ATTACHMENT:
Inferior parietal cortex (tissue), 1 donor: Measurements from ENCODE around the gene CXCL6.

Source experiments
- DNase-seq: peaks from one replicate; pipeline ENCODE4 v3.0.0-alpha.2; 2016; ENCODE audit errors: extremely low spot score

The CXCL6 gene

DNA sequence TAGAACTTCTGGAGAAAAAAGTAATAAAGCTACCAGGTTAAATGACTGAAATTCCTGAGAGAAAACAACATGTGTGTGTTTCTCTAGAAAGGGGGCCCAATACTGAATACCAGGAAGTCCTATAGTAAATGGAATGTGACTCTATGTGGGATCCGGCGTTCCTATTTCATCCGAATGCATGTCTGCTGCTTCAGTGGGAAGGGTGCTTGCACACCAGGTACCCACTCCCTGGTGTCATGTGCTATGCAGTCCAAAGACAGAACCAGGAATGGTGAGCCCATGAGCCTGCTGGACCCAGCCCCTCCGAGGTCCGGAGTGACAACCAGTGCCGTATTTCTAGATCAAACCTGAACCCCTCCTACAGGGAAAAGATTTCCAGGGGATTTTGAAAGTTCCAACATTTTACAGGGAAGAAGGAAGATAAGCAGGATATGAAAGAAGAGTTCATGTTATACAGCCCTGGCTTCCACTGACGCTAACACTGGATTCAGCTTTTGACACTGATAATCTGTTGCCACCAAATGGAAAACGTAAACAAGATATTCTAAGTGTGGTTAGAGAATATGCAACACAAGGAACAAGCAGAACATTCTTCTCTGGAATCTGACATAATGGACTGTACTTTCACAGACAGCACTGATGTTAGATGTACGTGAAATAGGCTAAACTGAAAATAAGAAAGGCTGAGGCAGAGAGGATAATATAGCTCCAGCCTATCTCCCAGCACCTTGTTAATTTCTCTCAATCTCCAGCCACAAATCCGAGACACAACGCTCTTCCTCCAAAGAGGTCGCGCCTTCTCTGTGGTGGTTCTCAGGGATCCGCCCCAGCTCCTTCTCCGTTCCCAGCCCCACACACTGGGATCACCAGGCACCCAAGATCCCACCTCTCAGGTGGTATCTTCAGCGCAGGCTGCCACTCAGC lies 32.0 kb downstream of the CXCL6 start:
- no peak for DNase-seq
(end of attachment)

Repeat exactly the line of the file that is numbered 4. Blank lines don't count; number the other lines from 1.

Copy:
The CXCL6 gene